Event horizons, a consequence of general relativity, separate black holes from the rest of the universe. If you create a singularity, an event horizon will appear. But what if the supermassive objects at the center of galaxies are not black holes?
This suggestion has been studied in several alternative theories of gravity, so researchers from the University of Texas at Austin and Harvard decided to put them to the test. They looked at what properties a massive, not-collapsed object would have and reached the conclusion that it would have a hard exterior.
In a paper published in the Monthly Notices of the Royal Astronomical Society, the researchers determined what would happen if a star were to slam into this hard surface. They decided that the star would be destroyed and stellar material would spread across the surface.
"Our motive is not so much to establish that there is a hard surface, but to push the boundary of knowledge and find concrete evidence that really, there is an event horizon around black holes," senior author Professor Pawan Kumar said in a statement.
He added: "Our whole point here is to turn this idea of an event horizon into an experimental science, and find out if event horizons really do exist or not."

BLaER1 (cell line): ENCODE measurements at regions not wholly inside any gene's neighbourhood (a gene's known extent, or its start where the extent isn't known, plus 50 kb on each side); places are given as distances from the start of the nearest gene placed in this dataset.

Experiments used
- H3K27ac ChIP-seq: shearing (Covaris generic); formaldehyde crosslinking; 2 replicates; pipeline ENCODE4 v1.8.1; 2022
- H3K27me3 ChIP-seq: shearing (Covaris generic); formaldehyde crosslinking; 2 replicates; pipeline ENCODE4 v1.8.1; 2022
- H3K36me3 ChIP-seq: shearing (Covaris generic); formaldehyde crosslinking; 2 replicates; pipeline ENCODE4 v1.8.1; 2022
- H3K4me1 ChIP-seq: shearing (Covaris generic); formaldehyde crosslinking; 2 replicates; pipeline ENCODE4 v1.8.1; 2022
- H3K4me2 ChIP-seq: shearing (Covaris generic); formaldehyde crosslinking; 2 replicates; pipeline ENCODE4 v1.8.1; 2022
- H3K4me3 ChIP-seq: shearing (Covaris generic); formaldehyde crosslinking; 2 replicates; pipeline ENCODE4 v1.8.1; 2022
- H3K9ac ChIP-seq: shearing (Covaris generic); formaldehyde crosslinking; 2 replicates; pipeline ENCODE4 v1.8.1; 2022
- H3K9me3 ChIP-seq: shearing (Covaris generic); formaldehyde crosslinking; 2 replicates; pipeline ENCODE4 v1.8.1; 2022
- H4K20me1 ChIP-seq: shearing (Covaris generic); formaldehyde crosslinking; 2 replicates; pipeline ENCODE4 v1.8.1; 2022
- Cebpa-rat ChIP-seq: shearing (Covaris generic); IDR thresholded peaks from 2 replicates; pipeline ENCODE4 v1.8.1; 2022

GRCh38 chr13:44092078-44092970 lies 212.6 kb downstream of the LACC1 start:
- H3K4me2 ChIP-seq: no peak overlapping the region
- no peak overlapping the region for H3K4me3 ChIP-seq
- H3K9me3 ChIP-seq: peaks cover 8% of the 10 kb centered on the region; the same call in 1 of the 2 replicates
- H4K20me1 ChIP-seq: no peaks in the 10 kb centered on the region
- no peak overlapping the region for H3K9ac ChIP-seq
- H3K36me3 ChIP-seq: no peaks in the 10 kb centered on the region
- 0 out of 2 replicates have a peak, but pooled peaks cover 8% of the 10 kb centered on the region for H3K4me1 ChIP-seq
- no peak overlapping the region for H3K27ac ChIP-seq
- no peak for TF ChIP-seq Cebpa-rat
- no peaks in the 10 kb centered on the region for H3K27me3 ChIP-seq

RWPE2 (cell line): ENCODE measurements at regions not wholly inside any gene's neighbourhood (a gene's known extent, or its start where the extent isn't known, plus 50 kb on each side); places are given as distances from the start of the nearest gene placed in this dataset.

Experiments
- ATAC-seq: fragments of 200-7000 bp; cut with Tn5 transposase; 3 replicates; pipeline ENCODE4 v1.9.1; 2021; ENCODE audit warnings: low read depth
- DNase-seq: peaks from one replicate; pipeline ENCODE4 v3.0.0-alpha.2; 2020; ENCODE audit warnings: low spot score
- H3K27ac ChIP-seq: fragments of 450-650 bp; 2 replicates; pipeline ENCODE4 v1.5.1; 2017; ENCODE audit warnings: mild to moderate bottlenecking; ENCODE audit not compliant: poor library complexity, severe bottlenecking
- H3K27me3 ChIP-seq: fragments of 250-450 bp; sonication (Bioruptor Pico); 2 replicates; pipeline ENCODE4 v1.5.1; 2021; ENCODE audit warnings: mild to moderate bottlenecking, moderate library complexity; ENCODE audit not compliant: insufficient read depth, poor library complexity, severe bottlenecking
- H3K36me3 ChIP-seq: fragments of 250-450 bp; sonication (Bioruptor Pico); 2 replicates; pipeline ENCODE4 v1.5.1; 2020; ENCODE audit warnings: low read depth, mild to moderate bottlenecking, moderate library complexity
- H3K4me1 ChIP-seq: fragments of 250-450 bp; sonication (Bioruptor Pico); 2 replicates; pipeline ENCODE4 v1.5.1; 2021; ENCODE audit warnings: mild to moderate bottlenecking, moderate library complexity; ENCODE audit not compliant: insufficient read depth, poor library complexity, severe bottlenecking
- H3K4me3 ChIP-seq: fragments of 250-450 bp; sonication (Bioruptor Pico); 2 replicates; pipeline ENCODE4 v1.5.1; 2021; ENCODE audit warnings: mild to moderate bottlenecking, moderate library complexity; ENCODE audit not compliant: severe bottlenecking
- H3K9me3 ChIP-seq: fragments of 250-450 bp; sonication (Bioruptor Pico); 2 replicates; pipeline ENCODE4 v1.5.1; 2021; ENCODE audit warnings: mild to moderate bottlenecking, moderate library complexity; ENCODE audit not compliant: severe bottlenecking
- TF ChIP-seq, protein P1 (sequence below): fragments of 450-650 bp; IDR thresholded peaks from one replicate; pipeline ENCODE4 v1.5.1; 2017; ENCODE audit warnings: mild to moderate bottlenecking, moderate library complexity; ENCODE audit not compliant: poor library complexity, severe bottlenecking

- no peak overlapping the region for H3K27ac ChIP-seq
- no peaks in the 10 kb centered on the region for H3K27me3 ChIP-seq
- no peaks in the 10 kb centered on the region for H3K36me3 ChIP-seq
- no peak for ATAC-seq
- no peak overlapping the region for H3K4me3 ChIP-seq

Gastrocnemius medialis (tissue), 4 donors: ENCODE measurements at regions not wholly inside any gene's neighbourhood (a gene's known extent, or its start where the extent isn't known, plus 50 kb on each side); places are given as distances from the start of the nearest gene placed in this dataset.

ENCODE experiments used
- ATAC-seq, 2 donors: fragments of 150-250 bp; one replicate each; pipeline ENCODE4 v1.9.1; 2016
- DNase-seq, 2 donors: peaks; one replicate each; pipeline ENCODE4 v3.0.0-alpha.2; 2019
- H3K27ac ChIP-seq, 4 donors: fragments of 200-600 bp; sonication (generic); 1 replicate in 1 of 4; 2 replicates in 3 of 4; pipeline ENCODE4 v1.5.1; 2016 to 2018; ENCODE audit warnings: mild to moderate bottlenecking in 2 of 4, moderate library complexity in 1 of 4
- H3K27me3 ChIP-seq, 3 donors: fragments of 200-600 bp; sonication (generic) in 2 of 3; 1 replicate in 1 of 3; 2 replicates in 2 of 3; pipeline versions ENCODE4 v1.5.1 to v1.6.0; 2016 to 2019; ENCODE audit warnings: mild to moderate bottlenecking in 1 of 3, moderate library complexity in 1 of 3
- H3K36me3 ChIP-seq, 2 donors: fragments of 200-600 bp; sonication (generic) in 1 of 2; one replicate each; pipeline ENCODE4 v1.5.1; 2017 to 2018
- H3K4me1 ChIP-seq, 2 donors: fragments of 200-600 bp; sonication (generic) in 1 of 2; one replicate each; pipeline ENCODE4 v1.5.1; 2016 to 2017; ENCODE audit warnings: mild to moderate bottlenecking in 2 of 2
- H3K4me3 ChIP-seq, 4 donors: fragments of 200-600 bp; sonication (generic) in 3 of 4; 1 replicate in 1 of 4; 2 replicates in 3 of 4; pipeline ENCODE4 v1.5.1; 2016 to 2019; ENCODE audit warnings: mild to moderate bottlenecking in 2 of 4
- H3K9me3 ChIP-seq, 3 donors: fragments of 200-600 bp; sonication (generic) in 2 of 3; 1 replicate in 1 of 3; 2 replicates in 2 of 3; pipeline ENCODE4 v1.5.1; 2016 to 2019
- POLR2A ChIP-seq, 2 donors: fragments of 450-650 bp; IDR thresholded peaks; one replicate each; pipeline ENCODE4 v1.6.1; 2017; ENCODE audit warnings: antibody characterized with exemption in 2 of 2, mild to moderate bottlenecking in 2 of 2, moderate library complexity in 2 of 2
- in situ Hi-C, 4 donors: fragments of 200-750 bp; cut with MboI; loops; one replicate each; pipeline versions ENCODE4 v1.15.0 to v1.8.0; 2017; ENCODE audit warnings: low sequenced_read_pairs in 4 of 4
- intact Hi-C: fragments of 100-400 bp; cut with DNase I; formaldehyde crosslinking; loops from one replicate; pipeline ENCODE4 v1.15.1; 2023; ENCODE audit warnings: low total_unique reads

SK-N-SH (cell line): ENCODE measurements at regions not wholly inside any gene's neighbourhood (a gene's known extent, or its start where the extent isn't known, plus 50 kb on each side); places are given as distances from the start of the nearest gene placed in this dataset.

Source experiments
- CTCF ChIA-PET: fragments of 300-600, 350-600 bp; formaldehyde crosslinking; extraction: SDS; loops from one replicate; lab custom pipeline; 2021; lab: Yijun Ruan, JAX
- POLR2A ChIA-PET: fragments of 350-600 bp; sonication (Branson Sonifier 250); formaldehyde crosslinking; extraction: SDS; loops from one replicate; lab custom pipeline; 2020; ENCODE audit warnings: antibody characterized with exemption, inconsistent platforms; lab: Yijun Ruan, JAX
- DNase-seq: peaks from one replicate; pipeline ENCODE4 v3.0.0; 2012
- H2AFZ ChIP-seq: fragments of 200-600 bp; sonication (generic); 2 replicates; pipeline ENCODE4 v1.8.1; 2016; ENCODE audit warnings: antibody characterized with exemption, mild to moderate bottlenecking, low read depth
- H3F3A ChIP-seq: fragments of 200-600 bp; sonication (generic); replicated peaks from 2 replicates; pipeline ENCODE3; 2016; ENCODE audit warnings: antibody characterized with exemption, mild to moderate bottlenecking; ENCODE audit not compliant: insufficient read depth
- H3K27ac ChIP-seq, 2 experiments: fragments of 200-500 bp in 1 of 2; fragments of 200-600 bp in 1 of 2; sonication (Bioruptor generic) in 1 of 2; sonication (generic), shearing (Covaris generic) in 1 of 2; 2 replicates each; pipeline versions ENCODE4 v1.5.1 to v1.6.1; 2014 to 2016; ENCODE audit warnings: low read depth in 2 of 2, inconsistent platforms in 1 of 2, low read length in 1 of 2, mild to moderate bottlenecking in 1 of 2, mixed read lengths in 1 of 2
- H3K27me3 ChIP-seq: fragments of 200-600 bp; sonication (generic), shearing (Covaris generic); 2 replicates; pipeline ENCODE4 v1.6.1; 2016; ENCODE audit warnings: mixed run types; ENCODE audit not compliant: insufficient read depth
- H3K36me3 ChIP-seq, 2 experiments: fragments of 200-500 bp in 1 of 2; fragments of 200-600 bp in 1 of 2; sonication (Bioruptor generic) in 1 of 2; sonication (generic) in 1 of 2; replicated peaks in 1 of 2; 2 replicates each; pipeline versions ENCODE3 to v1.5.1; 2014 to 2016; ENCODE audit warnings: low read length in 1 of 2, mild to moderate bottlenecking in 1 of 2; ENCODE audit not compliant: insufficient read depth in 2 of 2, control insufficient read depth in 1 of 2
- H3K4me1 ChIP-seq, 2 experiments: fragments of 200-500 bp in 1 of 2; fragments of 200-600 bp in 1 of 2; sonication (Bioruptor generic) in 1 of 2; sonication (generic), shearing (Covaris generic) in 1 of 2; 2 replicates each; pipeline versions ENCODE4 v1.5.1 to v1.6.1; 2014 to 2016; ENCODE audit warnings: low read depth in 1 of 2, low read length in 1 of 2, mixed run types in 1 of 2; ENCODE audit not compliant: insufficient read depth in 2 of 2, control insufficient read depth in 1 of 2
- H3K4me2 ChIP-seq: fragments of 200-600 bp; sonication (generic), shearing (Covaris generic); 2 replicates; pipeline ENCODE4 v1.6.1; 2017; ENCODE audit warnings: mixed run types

This theoretical background allowed for a clear observational prediction. If general relativity is wrong and there are hard surfaces where event horizons should be, then we should be able to see the stellar signal. The team used the Pan-STARRS telescope in Hawaii over a period of 3.5 years, looking for these objects.
"We estimated the rate of stars falling onto supermassive black holes," lead author Wenbin Lu added. "Nearly every galaxy has one. We only considered the most massive ones, which weigh about 100 million solar masses or more. There are about a million of them within a few billion light-years of Earth."
The team estimated that they should have had at least 10 detections, but they saw none. Event horizons do seem to exist and general relativity appears to have survived another test.
"Our work implies that some, and perhaps all, black holes have event horizons and that material really does disappear from the observable universe when pulled into these exotic objects, as we’ve expected for decades," co-author Ramesh Narayan of Harvard concluded.
There is still plenty that we can’t explain about gravity, so general relativity will have to be amended in time, but for now the theory is safe.